And for those who’d like to read the poem, here’s the original:
Give me trails.
Needled whisper-paths through the pines and their sharp jabs of busted spokes and whirls at shoulder/hip/head height.
Tangled close-crowded paths through gullies and shadowed low places. The willow-swing of thornbrush gripping my shins, forearms and biceps.
Glorious muddy stretches that try to swallow my feet alive.
Give me sudden right-turn uphills and skittish, greasy downhills and roots like the backbones of some long-gone earthen civilization rising if only to keep me paying attention.
Give me wipeouts and grit in my teeth. Sweat-salt in my eyes.
Give me deer that don’t hear me coming or going, fox that go on about their meandering way, geese, woodpecker, hawk, jay, blackbird.
Give me trails.
I run solo but I’m not alone.
It’s in my blood. My Blackfoot ancestry. I feel them running with me and the hair on my neck and forearms stands on end. I hear them in the wind off the lake and in the song of leafed braches overhead.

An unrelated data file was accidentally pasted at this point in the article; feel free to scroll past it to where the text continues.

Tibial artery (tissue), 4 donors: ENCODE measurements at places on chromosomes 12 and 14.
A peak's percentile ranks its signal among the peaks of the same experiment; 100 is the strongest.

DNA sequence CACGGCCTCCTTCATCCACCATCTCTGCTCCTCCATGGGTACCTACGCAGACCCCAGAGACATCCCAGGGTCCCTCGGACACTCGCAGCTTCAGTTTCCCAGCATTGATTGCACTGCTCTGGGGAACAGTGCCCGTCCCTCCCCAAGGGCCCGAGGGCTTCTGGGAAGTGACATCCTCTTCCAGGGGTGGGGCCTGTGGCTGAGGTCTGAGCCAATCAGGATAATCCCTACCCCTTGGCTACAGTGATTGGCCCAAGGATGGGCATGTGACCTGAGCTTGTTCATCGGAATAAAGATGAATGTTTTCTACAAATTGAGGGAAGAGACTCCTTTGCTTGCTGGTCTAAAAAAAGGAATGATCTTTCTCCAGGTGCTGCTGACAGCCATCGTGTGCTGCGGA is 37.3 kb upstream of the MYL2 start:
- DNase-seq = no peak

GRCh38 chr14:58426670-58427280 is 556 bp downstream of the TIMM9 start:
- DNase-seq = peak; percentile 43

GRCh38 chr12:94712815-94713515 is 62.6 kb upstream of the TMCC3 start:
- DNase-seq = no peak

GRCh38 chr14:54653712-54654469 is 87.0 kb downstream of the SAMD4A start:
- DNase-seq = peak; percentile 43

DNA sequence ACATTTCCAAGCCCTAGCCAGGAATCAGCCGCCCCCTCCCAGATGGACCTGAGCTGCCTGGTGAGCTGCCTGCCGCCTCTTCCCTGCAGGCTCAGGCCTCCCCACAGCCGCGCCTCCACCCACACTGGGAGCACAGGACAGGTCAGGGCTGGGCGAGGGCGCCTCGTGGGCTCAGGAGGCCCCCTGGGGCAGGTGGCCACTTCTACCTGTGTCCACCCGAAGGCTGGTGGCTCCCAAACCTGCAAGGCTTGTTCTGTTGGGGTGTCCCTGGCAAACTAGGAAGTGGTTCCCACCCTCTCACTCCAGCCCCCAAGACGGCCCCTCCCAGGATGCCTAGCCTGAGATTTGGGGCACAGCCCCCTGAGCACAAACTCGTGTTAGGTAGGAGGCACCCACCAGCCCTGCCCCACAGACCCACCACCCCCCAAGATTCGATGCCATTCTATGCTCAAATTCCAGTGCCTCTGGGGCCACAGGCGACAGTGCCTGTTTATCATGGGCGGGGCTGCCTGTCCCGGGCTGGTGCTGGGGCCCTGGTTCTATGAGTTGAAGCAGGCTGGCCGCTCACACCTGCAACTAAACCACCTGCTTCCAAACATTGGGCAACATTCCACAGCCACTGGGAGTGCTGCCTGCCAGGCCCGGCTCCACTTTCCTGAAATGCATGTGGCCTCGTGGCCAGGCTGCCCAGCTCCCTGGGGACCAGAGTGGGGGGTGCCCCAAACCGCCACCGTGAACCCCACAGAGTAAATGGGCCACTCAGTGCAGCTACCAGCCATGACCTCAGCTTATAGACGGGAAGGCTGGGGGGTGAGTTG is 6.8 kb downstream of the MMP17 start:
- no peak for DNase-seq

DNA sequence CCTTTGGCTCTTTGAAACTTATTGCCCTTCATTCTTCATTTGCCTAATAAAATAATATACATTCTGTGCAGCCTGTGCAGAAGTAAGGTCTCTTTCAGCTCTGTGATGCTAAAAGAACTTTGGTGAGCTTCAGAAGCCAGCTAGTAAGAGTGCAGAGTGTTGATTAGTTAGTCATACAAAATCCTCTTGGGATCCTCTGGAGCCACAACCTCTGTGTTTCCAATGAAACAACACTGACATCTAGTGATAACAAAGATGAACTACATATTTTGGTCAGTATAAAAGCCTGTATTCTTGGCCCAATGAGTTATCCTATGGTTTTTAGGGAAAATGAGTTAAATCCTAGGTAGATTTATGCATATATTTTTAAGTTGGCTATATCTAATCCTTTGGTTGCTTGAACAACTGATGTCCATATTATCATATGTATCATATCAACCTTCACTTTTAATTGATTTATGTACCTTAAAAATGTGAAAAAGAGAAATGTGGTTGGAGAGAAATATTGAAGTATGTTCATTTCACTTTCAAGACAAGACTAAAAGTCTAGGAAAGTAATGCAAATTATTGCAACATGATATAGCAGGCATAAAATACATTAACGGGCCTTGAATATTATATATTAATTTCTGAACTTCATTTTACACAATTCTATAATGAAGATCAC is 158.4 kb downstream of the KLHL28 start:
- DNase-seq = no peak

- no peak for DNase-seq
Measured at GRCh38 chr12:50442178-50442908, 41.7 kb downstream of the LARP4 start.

I was given endurance and two legs that respond when I say go.
I was not given excuses.
I run because I can and carry everything on these two feet and shoulders, until I carry nothing.
There’s no machine stride in me, just my heart and will and these woods.
Here I am, mortal.
Here, I will live forever. Native.
Here I outrun my heart and scramble from insane to sane. Here I am honest and unflinching and vulnerable.
I run toward pain, through it, from it.
I run heartbroken and hopeless and swearing into the hungry green.
I run whole and happy and singing into the hungry green.
I run thirsty, my tongue tasting like copper and blood and a life that is alive.
I am alive.
Give me trails so that I can run.